There are many other ways to offer career development services to employees in a company. Offering coaching and mentoring programs, and sponsoring outstanding workers to further education are some creative ways to help develop your employee’s careers.
No recognition or feedback.
Only 3.6% of workers with positive feedbacks from their managers actively seek new jobs, according to a survey by Gallup. This statistic shows how important it is for managers to offer compliments and constructive criticism to employees.
Also, managers should understand that excessive negative feedback is worse than none at all. While employees know they aren’t perfect, criticizing all of their work without praising any just makes all of the work feel unworthy.
The single factor that contributes the most to a high employee turnover rate might be bad management. There are many characteristics of bad and toxic managers that might compel most employees to resign from their jobs.
Some managers are so bad that they yell at employees, give no positive feedback or constructive criticism, and even take credit for works by other employees in the company.
If your organization is struggling to keep non-administrative employees, reviewing the significance of the managers’ performances becomes imperative. Firing incompetent managers might be the only push your company needs to lower its employee turnover.
Nobody ever wants to earn lesser than they did the previous month. If employees of a particular company are forced to tolerate frequent pay cuts, it may fuel an already high turnover rate.
When hiring employees, it’s important to tell them all what they’re getting into. It would be pretty unfair for someone to get a pay cut on their second week because that’s what you do when someone got late twice.
Nobody wants to work at a company where they’ll dread going to. As obvious as that sounds, as much as a quarter of US employees would rather not go to work. They hate the negative vibes around their workplace, resigning and firing up the company’s average turnover rate.
It’s usually impossible to link negative workplace culture with a specific cause. Most of the factors that contribute to this are already mentioned in previous points in this article, but they’re not limited to those.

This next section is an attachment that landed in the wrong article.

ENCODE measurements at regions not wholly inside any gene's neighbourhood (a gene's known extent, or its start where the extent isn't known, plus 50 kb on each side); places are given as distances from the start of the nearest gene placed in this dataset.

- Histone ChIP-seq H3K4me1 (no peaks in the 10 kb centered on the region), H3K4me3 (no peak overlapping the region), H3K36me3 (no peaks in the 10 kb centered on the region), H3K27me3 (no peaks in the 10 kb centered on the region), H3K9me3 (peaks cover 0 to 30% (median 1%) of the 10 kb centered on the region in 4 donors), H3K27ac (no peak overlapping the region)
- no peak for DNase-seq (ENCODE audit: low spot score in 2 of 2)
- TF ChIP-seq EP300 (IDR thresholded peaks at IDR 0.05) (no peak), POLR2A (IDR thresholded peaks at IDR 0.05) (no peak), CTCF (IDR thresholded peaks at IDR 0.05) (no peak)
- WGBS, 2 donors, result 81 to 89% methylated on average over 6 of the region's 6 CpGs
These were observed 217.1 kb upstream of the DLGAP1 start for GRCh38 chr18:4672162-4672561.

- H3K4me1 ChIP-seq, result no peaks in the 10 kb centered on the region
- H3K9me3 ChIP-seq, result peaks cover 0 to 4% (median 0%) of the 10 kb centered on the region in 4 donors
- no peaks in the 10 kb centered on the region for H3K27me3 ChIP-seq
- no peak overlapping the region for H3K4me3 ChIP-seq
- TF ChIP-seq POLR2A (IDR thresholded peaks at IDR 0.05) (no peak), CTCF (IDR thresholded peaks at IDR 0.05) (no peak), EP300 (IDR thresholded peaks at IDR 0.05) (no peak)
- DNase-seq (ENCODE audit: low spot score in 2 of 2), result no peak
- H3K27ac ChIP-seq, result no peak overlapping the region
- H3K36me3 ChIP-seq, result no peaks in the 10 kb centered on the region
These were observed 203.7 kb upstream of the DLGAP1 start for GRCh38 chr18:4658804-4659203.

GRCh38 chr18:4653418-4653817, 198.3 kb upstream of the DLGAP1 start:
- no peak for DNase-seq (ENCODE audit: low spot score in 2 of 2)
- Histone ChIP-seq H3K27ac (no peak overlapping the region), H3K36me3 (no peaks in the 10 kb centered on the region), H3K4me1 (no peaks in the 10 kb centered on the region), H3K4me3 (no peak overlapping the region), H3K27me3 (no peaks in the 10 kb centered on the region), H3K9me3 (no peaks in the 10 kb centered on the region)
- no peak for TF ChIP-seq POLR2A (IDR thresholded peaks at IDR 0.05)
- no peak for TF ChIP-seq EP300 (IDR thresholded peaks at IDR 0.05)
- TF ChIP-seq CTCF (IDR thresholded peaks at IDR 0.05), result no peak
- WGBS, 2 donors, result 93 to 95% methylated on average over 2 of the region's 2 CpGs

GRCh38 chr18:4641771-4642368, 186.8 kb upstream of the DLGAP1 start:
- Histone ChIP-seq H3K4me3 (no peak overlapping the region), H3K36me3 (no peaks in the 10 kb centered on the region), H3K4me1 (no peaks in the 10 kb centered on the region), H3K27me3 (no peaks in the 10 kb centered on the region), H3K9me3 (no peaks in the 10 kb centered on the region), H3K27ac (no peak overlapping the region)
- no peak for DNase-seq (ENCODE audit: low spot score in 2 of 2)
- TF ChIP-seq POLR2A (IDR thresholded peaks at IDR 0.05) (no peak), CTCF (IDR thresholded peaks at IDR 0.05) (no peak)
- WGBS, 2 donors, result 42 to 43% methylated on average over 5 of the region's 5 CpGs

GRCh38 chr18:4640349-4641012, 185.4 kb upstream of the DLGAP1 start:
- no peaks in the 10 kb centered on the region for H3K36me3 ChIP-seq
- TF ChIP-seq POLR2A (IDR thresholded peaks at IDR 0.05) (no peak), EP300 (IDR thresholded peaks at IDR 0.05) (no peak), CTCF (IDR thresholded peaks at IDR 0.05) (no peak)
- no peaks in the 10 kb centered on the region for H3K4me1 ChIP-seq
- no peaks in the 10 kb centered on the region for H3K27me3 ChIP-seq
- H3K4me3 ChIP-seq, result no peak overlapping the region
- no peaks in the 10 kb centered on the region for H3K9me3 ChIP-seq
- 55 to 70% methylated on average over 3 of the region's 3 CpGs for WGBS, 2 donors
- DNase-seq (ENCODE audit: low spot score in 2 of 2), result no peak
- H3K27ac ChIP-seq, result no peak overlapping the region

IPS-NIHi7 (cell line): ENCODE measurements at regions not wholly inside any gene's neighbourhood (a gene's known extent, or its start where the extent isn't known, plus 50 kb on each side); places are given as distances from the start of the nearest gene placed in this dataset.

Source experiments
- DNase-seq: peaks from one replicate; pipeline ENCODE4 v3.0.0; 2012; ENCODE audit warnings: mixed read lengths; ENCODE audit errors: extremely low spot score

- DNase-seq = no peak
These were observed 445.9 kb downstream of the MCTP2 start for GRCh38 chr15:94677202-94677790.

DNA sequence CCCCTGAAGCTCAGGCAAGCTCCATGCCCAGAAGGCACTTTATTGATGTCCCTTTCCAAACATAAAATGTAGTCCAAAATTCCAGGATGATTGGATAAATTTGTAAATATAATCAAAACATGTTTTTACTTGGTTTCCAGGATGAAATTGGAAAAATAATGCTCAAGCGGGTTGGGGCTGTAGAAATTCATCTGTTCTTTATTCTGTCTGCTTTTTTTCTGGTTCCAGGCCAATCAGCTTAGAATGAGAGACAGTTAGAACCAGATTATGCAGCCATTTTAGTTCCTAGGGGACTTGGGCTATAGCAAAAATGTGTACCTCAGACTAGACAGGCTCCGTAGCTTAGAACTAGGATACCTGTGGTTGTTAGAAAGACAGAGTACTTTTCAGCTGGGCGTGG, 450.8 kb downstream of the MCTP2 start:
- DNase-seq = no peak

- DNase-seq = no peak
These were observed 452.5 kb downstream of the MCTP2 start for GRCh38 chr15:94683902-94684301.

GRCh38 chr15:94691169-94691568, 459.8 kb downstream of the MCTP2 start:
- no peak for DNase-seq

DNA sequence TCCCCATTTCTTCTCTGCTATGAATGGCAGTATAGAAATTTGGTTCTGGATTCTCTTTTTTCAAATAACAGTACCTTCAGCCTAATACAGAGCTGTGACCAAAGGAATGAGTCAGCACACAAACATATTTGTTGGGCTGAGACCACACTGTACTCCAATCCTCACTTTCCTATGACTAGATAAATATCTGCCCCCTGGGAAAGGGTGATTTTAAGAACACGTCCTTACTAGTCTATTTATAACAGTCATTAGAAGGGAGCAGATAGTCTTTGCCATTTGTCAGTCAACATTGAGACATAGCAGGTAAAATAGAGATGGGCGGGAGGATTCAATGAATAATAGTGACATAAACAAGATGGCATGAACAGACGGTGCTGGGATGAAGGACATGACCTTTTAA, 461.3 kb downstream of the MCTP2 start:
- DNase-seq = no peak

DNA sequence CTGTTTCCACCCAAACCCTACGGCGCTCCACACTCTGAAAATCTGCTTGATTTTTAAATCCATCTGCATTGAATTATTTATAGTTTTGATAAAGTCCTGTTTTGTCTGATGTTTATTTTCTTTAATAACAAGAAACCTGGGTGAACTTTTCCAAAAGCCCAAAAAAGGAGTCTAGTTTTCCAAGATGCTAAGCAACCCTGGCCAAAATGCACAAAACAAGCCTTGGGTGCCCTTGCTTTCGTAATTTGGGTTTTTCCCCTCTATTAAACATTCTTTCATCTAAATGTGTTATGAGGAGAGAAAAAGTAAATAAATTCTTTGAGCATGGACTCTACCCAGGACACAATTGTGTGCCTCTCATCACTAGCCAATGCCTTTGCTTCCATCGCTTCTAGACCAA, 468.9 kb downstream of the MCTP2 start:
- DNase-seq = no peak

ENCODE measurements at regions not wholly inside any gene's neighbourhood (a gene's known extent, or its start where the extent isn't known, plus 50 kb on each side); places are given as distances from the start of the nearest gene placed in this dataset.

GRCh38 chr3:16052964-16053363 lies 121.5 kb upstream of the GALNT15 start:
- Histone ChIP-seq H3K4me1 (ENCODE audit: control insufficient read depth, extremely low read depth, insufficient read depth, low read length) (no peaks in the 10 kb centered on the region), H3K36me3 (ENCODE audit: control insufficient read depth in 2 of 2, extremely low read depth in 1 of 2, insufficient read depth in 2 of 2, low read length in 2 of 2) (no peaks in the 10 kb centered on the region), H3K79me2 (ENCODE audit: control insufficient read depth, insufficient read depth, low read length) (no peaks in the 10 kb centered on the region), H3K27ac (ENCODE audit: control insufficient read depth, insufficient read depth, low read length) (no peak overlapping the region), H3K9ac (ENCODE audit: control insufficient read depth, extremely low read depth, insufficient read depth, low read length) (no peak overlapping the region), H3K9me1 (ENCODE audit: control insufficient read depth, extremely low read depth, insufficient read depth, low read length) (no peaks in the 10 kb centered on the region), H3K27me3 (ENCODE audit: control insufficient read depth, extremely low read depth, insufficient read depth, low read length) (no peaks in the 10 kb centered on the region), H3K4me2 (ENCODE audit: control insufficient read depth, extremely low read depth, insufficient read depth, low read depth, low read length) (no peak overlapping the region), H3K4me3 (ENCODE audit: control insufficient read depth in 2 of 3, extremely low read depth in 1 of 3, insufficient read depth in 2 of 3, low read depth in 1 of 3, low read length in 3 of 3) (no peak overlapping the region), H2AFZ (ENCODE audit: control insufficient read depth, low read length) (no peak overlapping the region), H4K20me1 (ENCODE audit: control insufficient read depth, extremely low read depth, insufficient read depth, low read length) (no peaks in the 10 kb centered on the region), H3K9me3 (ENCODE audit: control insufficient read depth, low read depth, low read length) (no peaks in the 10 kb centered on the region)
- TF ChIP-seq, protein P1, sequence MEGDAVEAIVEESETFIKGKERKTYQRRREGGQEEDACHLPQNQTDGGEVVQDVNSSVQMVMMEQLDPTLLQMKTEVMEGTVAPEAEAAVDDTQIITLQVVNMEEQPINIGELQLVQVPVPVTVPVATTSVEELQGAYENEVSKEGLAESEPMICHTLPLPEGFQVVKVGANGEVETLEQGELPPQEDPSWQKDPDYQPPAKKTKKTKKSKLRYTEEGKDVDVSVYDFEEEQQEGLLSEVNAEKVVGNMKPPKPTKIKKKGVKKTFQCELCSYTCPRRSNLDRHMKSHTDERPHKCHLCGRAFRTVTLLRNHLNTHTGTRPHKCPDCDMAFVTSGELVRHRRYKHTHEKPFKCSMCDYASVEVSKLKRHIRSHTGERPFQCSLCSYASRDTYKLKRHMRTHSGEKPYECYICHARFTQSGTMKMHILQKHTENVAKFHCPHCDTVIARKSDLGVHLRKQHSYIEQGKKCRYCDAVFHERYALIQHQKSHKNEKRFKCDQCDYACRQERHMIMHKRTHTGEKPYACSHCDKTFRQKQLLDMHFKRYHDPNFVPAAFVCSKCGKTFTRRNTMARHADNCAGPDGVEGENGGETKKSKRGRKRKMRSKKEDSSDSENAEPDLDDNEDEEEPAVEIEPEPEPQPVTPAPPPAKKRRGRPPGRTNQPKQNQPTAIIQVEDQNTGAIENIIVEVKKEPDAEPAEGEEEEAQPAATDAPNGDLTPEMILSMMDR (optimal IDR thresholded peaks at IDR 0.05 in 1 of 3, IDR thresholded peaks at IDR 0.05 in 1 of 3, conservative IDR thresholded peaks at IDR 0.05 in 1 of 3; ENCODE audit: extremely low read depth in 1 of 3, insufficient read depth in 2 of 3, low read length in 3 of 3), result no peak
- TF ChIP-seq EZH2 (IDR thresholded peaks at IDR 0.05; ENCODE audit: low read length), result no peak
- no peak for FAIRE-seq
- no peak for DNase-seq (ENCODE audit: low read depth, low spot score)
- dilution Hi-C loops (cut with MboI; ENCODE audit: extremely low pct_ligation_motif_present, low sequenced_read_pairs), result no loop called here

If new employees are resigning at an alarming rate, it’s time to go back to the basics. Review the work environment in the company and try to determine the employees’ satisfaction rate. That way, you can deduce what doesn’t work and find creative ways to change it.
How to Reduce Employee Turnover
Since you already know the top 10 reasons for employee turnover, it’s also time to learn how to lower the turnover rate in your organization.
Before that, however, it’s important to note that lower turnovers aren’t always great. Employees should naturally search for greener pastures unless you’re overpaying them in the first place. If you aren’t firing any employees, maybe you’re condoning complacency in the workplace.
In short, you shouldn’t always shoot for zero employee turnover. However, you should know there is a problem when your turnover rate exceeds 10%.
To lower an unhealthily high turnover rate, you must try to invest in your employees. Employing career coaches and offering them continuing education while they work are both great ways to keep them happy, thereby retaining them.
You also want to ensure that they’re well compensated for their work. Compensation isn’t always in monetary terms. Paid holidays, frequent days off, and work-from-home options are all compensations that most employees value.
If you have mostly negative employee turnover, you may want to up your employee selection process. It’s undoubtedly difficult to choose great talents, especially for a startup, but with the right experience and training, you can learn to always get it right.
Feedback is also an important aspect of employee satisfaction. Be quick to point out your employees’ successes, as people are usually happy to learn about their wins.
At the same time, you may want to provide constructive criticism for when they don’t perform so well, to help them understand what you want from them exactly. These practices will preserve workplace satisfaction, helping you maintain a low employee turnover rate.
Losing employees to competing companies is a worrying but inevitable happening for business owners. While employee turnover might seem like a bad thing almost every time, it’s not usually bad until it gets excessive.
In this post, we detail some of the causes of employee turnover and strategies to reduce it. Also, it teaches some employee turnover causes and effects and how it affects an organization.